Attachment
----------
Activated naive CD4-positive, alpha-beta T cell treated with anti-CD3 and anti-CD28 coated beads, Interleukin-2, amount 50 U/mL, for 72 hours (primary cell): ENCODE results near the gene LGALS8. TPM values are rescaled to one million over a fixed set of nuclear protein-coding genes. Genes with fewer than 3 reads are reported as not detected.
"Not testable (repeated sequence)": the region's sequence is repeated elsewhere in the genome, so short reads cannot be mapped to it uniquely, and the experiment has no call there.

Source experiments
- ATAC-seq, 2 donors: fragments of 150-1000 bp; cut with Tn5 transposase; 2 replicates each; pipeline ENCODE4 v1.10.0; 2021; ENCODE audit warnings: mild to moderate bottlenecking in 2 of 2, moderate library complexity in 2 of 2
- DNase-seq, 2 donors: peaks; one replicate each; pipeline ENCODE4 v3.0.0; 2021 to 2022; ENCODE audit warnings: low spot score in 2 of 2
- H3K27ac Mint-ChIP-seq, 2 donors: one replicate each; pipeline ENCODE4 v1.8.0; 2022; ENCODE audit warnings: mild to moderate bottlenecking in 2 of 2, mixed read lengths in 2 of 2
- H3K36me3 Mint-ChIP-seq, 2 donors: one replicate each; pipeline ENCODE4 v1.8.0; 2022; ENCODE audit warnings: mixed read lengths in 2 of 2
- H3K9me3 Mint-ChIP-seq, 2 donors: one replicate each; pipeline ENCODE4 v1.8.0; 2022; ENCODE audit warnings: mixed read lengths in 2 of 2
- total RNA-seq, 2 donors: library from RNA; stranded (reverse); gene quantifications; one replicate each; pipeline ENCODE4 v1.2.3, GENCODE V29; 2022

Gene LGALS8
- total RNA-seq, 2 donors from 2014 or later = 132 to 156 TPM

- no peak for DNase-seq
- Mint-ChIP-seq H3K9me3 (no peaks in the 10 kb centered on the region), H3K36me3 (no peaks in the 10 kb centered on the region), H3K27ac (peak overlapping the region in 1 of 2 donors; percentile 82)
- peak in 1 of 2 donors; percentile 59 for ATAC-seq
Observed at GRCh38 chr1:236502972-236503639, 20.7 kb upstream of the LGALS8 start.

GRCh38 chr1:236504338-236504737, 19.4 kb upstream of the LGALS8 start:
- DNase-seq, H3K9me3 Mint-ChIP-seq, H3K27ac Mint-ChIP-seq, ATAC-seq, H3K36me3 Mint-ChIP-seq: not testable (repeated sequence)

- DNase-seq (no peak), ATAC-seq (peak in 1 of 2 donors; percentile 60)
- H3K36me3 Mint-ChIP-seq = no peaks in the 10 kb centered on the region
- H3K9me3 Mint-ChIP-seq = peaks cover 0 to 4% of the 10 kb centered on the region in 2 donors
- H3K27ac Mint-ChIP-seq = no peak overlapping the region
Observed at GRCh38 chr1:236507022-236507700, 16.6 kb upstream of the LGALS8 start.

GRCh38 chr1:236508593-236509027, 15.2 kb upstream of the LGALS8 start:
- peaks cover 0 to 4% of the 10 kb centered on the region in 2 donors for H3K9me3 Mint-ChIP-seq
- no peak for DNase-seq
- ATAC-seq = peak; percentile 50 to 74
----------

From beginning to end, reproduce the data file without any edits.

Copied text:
Activated naive CD4-positive, alpha-beta T cell treated with anti-CD3 and anti-CD28 coated beads, Interleukin-2, amount 50 U/mL, for 72 hours (primary cell): ENCODE results near the gene LGALS8. TPM values are rescaled to one million over a fixed set of nuclear protein-coding genes. Genes with fewer than 3 reads are reported as not detected.
"Not testable (repeated sequence)": the region's sequence is repeated elsewhere in the genome, so short reads cannot be mapped to it uniquely, and the experiment has no call there.

Source experiments
- ATAC-seq, 2 donors: fragments of 150-1000 bp; cut with Tn5 transposase; 2 replicates each; pipeline ENCODE4 v1.10.0; 2021; ENCODE audit warnings: mild to moderate bottlenecking in 2 of 2, moderate library complexity in 2 of 2
- DNase-seq, 2 donors: peaks; one replicate each; pipeline ENCODE4 v3.0.0; 2021 to 2022; ENCODE audit warnings: low spot score in 2 of 2
- H3K27ac Mint-ChIP-seq, 2 donors: one replicate each; pipeline ENCODE4 v1.8.0; 2022; ENCODE audit warnings: mild to moderate bottlenecking in 2 of 2, mixed read lengths in 2 of 2
- H3K36me3 Mint-ChIP-seq, 2 donors: one replicate each; pipeline ENCODE4 v1.8.0; 2022; ENCODE audit warnings: mixed read lengths in 2 of 2
- H3K9me3 Mint-ChIP-seq, 2 donors: one replicate each; pipeline ENCODE4 v1.8.0; 2022; ENCODE audit warnings: mixed read lengths in 2 of 2
- total RNA-seq, 2 donors: library from RNA; stranded (reverse); gene quantifications; one replicate each; pipeline ENCODE4 v1.2.3, GENCODE V29; 2022

Gene LGALS8
- total RNA-seq, 2 donors from 2014 or later = 132 to 156 TPM

- no peak for DNase-seq
- Mint-ChIP-seq H3K9me3 (no peaks in the 10 kb centered on the region), H3K36me3 (no peaks in the 10 kb centered on the region), H3K27ac (peak overlapping the region in 1 of 2 donors; percentile 82)
- peak in 1 of 2 donors; percentile 59 for ATAC-seq
Observed at GRCh38 chr1:236502972-236503639, 20.7 kb upstream of the LGALS8 start.

GRCh38 chr1:236504338-236504737, 19.4 kb upstream of the LGALS8 start:
- DNase-seq, H3K9me3 Mint-ChIP-seq, H3K27ac Mint-ChIP-seq, ATAC-seq, H3K36me3 Mint-ChIP-seq: not testable (repeated sequence)

- DNase-seq (no peak), ATAC-seq (peak in 1 of 2 donors; percentile 60)
- H3K36me3 Mint-ChIP-seq = no peaks in the 10 kb centered on the region
- H3K9me3 Mint-ChIP-seq = peaks cover 0 to 4% of the 10 kb centered on the region in 2 donors
- H3K27ac Mint-ChIP-seq = no peak overlapping the region
Observed at GRCh38 chr1:236507022-236507700, 16.6 kb upstream of the LGALS8 start.

GRCh38 chr1:236508593-236509027, 15.2 kb upstream of the LGALS8 start:
- peaks cover 0 to 4% of the 10 kb centered on the region in 2 donors for H3K9me3 Mint-ChIP-seq
- no peak for DNase-seq
- ATAC-seq = peak; percentile 50 to 74